Exciting news for genealogy researchers—I received an e-mail the other day from a colleague about the Norway’s National Archives. Apparently the NNA has created a free, online, searchable archive of census information dating back to 1910!

Admittedly I’m no genealogist, but after spending a little time playing around with the archive interface, I can see how it would be super-helpful to anyone researching family history in Norway. The website allows you to search by inputting as much or as little info as you have. Some of the standard search fields include name, gender, marital status, occupation, DOB and DOD. But, if you have more information, there are other fields you can add to the search, like assumed residence, habitual residence, ethnicity, language and year of emigration. Even cooler than that is that the search doesn’t stop when your ancestor left Norway—the digital archive also allows you to search by last known residence in America and occupation in America.

Also, the searchable archive allows you to narrow your search by geographic region or fylke. This would probably be helpful for people doing geological research who are unsure about the specific city or farm where their ancestors came from.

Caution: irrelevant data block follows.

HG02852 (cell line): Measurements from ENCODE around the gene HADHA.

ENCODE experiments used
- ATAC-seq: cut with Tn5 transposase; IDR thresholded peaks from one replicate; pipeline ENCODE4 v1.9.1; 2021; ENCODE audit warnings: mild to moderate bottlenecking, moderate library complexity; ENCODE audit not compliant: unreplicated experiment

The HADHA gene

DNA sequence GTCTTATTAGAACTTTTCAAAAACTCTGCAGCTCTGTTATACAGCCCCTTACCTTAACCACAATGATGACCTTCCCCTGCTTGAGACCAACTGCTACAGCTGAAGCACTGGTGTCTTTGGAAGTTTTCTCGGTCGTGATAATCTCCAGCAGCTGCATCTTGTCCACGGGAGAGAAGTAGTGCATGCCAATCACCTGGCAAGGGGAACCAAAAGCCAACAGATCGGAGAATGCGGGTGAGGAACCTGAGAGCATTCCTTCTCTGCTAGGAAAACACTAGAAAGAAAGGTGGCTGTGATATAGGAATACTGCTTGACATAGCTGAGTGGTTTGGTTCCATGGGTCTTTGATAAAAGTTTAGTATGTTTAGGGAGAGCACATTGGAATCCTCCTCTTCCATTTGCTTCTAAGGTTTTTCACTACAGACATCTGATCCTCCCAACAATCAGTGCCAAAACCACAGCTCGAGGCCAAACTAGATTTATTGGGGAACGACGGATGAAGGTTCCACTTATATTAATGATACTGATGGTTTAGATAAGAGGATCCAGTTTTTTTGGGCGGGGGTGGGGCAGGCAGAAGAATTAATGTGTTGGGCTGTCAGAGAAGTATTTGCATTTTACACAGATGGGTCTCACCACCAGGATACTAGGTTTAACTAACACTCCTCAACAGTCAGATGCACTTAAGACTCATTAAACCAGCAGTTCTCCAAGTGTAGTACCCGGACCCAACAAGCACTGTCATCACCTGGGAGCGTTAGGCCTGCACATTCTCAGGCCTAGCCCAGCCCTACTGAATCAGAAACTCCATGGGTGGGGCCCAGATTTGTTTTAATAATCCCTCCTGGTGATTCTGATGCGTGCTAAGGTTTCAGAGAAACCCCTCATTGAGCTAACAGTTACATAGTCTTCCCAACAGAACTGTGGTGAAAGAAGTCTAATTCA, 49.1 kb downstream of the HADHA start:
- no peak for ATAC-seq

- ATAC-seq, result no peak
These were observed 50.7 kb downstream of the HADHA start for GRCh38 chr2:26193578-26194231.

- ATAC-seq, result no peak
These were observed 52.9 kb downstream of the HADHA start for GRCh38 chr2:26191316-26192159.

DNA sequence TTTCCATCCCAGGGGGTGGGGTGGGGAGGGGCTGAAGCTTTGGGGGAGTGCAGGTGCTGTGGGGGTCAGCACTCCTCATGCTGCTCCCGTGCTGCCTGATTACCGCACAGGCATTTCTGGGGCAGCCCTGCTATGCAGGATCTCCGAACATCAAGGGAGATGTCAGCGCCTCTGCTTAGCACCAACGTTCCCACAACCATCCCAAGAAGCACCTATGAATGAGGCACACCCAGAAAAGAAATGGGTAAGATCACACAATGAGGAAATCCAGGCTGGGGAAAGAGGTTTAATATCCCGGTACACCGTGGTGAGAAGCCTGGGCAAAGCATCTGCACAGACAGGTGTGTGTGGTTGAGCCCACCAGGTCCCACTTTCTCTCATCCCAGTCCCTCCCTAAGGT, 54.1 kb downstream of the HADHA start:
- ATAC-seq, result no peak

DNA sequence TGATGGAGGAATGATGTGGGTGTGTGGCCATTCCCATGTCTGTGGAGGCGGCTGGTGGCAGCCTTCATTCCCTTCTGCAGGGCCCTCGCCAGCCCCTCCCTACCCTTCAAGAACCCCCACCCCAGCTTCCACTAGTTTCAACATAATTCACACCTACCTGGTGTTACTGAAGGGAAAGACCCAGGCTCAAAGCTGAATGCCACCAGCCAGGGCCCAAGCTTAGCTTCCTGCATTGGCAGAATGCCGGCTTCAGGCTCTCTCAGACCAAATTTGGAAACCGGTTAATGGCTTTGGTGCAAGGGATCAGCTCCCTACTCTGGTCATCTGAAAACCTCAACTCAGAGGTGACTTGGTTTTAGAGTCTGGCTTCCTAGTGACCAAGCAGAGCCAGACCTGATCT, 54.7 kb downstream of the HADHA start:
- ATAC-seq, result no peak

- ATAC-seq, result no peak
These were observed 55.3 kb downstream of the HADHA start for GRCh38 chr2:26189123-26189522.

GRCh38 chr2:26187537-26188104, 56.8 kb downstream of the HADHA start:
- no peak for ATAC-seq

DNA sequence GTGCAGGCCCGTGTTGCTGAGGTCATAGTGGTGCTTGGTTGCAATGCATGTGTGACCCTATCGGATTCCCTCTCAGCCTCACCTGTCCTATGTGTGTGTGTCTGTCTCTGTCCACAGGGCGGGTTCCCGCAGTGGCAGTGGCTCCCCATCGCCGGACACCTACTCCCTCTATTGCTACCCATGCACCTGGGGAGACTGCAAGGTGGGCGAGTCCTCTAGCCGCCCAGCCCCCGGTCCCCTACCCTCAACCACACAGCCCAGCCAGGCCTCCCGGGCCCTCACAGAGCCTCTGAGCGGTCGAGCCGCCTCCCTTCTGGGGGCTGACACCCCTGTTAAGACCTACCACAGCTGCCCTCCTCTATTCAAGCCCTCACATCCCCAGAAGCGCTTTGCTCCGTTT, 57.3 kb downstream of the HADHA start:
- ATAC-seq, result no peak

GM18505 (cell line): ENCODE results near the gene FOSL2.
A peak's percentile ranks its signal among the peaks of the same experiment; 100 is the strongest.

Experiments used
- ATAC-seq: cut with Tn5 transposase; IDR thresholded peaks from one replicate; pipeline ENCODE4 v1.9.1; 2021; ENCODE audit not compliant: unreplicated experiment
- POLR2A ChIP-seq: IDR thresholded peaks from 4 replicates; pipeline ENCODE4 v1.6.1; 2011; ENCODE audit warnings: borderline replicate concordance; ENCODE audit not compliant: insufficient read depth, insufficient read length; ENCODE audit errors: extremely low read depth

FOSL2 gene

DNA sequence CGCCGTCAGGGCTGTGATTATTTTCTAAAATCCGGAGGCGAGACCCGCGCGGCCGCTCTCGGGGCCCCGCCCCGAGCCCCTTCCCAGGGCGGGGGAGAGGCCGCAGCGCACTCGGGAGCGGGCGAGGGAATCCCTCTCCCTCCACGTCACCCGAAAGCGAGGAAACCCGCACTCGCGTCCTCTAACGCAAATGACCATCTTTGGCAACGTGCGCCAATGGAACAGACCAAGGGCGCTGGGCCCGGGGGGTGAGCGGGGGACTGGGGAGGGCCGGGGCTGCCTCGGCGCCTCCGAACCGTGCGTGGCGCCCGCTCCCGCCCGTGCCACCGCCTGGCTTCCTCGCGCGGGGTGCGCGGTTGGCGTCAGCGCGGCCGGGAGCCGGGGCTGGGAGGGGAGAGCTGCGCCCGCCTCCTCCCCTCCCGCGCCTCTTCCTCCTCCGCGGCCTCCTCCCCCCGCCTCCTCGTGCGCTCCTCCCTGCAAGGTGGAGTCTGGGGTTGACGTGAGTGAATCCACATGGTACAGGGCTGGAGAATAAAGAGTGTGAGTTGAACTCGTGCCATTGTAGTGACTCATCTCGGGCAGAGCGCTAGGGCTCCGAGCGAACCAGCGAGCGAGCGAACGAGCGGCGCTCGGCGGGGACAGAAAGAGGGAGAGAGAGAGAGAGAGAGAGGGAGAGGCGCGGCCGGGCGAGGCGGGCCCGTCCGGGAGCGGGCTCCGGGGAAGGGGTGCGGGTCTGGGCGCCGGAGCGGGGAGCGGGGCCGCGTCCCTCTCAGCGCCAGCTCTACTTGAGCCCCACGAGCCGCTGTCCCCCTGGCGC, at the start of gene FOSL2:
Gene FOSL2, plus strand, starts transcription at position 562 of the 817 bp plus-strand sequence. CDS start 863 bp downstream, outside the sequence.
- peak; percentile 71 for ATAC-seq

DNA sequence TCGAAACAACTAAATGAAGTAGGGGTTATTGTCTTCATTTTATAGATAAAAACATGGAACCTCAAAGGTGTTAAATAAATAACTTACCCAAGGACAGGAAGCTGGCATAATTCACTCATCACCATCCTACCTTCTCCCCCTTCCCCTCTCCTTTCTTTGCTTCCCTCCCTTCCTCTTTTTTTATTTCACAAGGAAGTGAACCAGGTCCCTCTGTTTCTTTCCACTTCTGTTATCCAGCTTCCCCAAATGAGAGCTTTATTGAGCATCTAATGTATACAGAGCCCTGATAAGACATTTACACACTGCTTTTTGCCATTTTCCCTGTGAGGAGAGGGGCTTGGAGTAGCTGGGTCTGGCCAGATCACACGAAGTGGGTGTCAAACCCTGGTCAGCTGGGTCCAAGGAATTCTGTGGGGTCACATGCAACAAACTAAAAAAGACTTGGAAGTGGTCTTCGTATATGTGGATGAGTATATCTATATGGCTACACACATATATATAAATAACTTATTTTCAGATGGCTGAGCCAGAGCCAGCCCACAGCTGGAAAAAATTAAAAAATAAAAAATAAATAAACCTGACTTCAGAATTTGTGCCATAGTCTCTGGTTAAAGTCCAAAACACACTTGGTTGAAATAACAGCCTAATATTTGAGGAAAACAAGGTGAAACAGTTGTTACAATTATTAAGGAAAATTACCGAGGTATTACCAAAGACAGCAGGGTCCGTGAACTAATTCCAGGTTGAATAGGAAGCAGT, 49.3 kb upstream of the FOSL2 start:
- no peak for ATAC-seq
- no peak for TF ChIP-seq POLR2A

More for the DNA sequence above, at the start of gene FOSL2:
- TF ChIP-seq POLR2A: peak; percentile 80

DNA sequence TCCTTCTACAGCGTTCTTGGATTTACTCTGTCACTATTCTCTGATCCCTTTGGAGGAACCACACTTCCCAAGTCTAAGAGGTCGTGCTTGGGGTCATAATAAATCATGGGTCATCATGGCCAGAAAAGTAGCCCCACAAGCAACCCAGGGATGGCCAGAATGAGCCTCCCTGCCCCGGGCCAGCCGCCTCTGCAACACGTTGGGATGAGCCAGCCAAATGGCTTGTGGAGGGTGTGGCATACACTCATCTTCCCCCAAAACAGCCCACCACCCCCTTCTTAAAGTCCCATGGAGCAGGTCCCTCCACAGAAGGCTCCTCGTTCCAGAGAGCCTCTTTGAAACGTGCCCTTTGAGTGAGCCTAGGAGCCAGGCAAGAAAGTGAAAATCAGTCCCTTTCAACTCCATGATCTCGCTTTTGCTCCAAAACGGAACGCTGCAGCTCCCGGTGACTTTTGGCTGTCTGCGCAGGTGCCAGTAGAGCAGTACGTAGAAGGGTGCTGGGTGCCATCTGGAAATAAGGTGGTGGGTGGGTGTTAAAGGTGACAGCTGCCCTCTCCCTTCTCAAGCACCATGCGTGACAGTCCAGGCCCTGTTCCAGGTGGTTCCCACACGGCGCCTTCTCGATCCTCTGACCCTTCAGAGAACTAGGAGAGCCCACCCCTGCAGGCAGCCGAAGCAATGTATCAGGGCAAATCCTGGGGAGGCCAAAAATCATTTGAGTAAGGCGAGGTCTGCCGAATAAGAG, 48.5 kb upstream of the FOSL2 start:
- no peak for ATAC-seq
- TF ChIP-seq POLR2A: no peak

I know there's already lots of great tools our there for conducting genealogical research, but from what I hear there’s always room for more.  This reminds me, I’ll have to make sure this site gets added to the Genealogy Cultural Skills unit. If you aren’t familiar with it, its one of the many Cultural Skills units that Sons of Norway offers to members. Other units include rosemaling, hardanger embroidery, Norwegian language and folk dancing. If you’ve never taken the time to check them out, I highly recommend it!

Ok, that’s all for today, now go try out the digital archives and let me know if its helped you make any breakthroughs in your familial search!